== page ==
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Supreme Court Limits Use of Forced Medications for Criminal Defendants

Donna Young

In a June 16 ruling, the Supreme Court held that the Constitution permits the government to forcibly administer antipsychotic drugs to a mentally ill criminal defendant, but restricted the circumstances in which those drugs could be used against a defendant’s will.

The ruling vacated decisions by three lower federal courts in the case of Charles T. Sell, a St. Louis, Missouri, dentist who was judged incompetent to stand trial for charges of Medicaid and mail fraud. Sell had refused to take antipsychotic drugs as ordered by a federal magistrate in 2000.

In a 6 to 3 ruling, the Supreme Court set guidelines to ensure that there is a balance between the government’s interest in bringing to trial an individual accused of a serious crime and the interests of a defendant in receiving proper medical and psychological care.

A court must find that the use of antipsychotic drugs is “substantially likely to render the defendant competent to stand trial” and that the administration of those drugs is “substantially unlikely to have side effects that will interfere significantly with the defendant’s ability to assist counsel in conducting a trial defense, thereby rendering the trial unfair,” the court said in an opinion written by Justice Stephen G. Breyer.

Before a court can order the administration of antipsychotic drugs to a defendant against his or her will, it must find that “any alternative, less intrusive treatments are unlikely to achieve substantially the same results,” the court ruled.

Courts must also consider less intrusive means for administering the drugs before considering more intrusive methods.

Administration of drugs must also be in “the patient’s best medical interest in light of his medical condition,” the court held.

The Supreme Court’s decision forces courts to rely on their ability to know the expected benefit and expected adverse effects of a particular antipsychotic drug, said David Brushwood, an attorney and pharmacy health care administration professor at the University of Florida’s College of Pharmacy at Gainesville.

“This is where law and science interface,” he said.

“Certainly what the court says is that the ability to predict how a medication will work for an individual patient is the crux of the issue,” he said.

Before a court can decide whether to forcibly medicate a defendant, he explained, it must first know the identity of the drug, the effect the drug is expected to have on the patient, and the likely adverse effects on the patient. “So what is required is that someone do an assessment of how medications have been used in patients previously,” Brushwood said.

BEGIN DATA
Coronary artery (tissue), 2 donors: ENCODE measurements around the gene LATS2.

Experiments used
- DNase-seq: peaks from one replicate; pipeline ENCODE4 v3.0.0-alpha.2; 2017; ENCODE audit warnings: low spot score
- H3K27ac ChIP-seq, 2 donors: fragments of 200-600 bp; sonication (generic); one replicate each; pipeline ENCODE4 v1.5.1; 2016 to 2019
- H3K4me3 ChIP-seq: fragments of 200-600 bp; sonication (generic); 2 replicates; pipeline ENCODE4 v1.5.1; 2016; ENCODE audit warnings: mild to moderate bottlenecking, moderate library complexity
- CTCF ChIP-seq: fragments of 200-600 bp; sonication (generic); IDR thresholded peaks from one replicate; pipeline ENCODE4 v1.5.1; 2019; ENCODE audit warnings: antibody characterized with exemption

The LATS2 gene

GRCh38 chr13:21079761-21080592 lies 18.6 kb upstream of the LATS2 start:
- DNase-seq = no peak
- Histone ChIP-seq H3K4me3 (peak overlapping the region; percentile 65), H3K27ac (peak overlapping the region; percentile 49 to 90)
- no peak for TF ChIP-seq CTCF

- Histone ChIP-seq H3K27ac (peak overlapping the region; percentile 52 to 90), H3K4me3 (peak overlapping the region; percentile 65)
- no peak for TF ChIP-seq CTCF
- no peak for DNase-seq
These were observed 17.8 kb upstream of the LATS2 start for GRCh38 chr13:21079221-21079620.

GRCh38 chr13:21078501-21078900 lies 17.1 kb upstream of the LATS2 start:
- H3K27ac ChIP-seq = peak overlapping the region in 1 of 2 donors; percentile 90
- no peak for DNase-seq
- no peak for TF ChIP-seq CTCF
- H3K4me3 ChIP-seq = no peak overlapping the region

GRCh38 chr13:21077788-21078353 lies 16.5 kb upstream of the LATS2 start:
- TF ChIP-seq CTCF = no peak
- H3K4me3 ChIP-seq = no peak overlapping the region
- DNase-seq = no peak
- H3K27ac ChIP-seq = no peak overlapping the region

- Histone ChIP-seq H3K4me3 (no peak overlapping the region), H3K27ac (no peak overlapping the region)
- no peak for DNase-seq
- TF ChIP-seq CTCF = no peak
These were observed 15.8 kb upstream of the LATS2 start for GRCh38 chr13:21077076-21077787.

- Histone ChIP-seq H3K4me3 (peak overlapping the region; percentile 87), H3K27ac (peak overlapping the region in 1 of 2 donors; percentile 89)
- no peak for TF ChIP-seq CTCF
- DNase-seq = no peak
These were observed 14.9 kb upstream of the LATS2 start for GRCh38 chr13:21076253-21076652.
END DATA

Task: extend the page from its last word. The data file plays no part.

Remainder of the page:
Evidence needs to show, he added, that there is a reasonable probability that an antipsychotic drug will be effective for the defendant and that adverse effects will not interfere with the defendant’s ability to stand trial.

“The answer isn’t to forcibly medicate the patient so that it incapacitates him,” Brushwood said. “He can’t be so sedated that he is not able to participate. The whole idea is that he has the right to participate in his own defense and understand the charges. The government’s goal is to enable the defendant to participate and to remove behaviors and other factors that make it impossible for the defendant to stand trial without creating new factors.”

Only with good pharmacotherapeutic advice, Brushwood said, can a court make a good legal decision about the forced use of medications.

Pharmacists, he added, could be potential sources to provide that advice.

Pharmacist Joseph L. Fink III, a professor at the University of Kentucky and an attorney, said the court’s ruling “came down on the side of the individual” by vacating the lower courts’ rulings.

“This is one more reflection of the general principle that we have with us in the United States, since the founding of the country, that individual freedoms are exalted above governmental interference with those freedoms,” he said. “This case is consistent with a long flow of court decisions in a variety of areas that emphasize the rights of the individual vis-a-vis the rights of the government.”

Sell’s attorney, Fink said, made a “preemptive strike” by appealing the federal magistrate’s order authorizing the involuntary administration of antipsychotic drugs to Sell.

“The lawyer took the bull by the horns and raised the issue,” he said. “And it worked, and individual rights prevailed.”

Idaho attorney Samuel A. Hoagland, adjunct professor of pharmacy law at Idaho State University School of Pharmacy in Pocatello, said the Supreme Court’s ruling in the Sell case “didn’t advance the ball very far down the field.”

The case to watch, he said, is a pending appeal to the high court of a February 10 ruling from the U.S. Court of Appeals for the 8th Circuit that approved the forcible administration of medication for a death row inmate, Charles Laverne Singleton, to make him competent to be executed.

“Singleton argued that it was not in his best medical interest to be competent to be executed,” Hoagland said. “But he also argued that dying was not in his best medical interest.”